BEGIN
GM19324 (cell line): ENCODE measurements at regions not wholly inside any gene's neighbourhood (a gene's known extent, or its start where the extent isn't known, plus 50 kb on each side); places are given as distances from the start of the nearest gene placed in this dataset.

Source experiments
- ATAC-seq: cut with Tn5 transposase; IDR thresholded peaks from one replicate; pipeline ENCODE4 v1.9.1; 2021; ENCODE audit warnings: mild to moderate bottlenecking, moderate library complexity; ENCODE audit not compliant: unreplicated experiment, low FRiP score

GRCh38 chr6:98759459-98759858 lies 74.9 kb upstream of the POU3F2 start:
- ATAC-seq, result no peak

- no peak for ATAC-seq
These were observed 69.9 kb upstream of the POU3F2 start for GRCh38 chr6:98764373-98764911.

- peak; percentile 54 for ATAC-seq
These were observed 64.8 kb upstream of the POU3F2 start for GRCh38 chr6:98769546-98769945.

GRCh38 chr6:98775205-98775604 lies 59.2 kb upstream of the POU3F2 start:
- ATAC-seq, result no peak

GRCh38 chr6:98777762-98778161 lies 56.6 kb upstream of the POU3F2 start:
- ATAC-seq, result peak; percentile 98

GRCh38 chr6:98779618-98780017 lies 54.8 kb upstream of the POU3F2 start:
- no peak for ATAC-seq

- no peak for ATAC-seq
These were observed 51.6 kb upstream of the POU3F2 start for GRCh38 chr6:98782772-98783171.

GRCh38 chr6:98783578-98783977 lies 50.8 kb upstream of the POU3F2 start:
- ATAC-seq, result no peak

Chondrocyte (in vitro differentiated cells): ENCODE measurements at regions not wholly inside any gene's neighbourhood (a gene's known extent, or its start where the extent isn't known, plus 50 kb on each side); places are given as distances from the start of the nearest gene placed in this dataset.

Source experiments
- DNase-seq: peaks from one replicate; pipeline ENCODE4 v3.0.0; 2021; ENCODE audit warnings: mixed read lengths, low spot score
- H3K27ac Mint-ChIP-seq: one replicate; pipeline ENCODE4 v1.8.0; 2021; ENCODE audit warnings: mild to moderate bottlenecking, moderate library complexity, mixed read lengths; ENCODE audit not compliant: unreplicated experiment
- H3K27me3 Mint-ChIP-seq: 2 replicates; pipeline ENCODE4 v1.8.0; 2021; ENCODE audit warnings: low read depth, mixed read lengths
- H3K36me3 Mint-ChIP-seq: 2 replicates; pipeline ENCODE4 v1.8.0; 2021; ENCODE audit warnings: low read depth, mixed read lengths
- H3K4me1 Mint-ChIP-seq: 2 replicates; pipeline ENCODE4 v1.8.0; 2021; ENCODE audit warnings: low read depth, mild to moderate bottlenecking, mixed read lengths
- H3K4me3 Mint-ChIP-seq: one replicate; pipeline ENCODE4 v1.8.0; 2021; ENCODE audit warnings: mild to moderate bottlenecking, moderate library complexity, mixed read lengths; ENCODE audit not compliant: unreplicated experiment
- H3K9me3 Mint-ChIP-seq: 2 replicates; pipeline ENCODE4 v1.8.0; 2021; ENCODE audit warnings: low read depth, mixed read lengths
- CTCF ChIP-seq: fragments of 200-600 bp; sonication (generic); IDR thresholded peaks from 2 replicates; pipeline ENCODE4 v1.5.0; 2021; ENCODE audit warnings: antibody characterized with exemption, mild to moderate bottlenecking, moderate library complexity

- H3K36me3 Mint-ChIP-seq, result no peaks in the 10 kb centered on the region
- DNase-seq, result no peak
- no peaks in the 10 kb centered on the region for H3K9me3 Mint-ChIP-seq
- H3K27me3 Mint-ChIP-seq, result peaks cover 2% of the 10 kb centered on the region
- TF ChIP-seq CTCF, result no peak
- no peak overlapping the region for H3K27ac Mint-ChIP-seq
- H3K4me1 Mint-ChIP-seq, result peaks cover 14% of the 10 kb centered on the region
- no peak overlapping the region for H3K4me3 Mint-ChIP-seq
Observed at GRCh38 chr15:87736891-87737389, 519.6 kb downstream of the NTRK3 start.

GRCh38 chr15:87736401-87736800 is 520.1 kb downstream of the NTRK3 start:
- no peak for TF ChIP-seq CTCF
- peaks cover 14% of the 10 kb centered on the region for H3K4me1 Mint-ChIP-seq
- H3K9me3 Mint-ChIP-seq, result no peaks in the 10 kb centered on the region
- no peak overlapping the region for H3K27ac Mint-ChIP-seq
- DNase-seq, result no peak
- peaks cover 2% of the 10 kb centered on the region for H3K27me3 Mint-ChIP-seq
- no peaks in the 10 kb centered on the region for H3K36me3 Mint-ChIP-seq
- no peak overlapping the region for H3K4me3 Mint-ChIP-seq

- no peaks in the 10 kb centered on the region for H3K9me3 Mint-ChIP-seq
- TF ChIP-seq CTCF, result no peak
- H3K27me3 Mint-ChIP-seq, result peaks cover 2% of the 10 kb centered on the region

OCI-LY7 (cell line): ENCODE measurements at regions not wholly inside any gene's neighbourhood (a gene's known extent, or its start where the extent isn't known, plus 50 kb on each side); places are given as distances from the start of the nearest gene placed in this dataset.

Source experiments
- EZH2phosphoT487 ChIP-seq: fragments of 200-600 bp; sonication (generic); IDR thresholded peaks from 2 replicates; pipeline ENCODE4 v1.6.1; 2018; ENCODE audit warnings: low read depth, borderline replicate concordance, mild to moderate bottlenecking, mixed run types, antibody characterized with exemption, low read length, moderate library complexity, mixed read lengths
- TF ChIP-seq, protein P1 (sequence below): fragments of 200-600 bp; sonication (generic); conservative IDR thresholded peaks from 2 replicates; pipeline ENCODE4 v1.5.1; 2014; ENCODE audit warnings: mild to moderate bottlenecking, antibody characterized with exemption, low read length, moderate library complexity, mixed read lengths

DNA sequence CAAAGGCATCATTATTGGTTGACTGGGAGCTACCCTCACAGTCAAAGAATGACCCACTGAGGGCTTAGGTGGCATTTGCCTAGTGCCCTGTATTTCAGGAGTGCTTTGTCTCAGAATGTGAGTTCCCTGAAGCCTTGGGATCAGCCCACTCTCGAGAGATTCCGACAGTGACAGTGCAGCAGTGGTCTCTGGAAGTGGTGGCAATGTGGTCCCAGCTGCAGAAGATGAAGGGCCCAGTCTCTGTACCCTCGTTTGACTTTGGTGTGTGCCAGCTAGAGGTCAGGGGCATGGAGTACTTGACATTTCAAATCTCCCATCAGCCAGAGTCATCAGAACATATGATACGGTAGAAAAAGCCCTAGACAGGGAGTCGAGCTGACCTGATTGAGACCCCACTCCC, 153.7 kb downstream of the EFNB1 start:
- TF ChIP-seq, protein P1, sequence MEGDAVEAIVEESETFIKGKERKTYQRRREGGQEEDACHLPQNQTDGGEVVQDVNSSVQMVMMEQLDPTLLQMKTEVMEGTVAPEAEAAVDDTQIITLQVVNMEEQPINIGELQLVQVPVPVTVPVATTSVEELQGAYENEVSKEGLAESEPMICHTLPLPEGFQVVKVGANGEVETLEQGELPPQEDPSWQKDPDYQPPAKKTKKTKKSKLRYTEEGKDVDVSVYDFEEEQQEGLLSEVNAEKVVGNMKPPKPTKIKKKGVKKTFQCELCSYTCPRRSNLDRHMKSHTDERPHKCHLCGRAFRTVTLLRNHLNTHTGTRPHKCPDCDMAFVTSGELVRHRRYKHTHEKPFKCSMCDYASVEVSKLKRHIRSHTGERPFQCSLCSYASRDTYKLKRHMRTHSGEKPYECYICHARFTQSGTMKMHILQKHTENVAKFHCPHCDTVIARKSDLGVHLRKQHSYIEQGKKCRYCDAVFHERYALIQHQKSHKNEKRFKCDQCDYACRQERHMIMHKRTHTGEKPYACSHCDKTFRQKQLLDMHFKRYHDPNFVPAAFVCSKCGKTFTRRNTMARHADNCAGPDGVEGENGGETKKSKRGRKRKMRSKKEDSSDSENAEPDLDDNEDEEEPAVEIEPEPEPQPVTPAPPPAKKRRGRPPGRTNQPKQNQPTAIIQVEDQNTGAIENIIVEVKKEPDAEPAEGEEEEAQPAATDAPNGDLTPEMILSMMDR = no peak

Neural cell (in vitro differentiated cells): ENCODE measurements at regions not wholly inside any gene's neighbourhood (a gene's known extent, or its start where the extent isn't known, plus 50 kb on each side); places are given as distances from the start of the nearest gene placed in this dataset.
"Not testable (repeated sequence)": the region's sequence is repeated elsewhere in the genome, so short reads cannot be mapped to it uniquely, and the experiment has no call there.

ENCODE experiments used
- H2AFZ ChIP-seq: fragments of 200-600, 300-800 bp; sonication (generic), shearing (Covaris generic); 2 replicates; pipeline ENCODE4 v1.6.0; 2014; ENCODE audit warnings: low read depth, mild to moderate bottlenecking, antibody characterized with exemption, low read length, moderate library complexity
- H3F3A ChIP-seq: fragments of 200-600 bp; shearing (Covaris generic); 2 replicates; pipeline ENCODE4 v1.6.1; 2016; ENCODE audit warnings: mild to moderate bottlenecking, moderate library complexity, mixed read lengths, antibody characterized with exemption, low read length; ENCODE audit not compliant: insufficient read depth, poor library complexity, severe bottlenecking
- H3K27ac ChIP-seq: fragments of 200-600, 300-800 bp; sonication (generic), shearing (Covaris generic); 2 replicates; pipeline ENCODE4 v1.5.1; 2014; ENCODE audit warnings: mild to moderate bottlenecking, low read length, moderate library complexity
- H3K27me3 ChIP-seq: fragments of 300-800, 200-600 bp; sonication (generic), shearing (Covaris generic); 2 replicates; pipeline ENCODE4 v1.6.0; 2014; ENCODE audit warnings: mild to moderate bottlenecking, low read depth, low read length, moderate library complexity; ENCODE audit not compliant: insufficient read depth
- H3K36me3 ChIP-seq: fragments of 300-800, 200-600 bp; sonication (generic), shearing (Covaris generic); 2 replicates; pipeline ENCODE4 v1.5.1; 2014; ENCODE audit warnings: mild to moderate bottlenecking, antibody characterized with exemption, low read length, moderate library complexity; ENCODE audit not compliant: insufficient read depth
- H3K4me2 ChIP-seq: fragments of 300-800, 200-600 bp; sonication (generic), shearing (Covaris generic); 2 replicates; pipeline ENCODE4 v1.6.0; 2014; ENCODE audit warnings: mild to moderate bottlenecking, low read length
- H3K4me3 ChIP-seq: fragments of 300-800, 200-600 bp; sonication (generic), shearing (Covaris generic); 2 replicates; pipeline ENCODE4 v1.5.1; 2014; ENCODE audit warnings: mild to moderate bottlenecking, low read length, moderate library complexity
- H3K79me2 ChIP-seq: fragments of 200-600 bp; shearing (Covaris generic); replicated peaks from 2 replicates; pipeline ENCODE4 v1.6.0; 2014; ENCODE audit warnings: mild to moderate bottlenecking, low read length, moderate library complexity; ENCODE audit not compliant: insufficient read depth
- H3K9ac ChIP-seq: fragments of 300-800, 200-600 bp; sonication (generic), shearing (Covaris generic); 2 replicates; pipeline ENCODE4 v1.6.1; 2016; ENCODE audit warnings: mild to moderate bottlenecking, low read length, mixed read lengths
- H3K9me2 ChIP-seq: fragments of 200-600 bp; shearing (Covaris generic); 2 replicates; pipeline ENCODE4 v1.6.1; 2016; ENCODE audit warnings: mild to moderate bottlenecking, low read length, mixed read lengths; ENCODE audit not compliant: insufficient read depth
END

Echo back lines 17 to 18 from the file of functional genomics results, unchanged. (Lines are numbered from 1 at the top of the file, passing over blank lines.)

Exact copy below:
These were observed 51.6 kb upstream of the POU3F2 start for GRCh38 chr6:98782772-98783171.

GRCh38 chr6:98783578-98783977 lies 50.8 kb upstream of the POU3F2 start: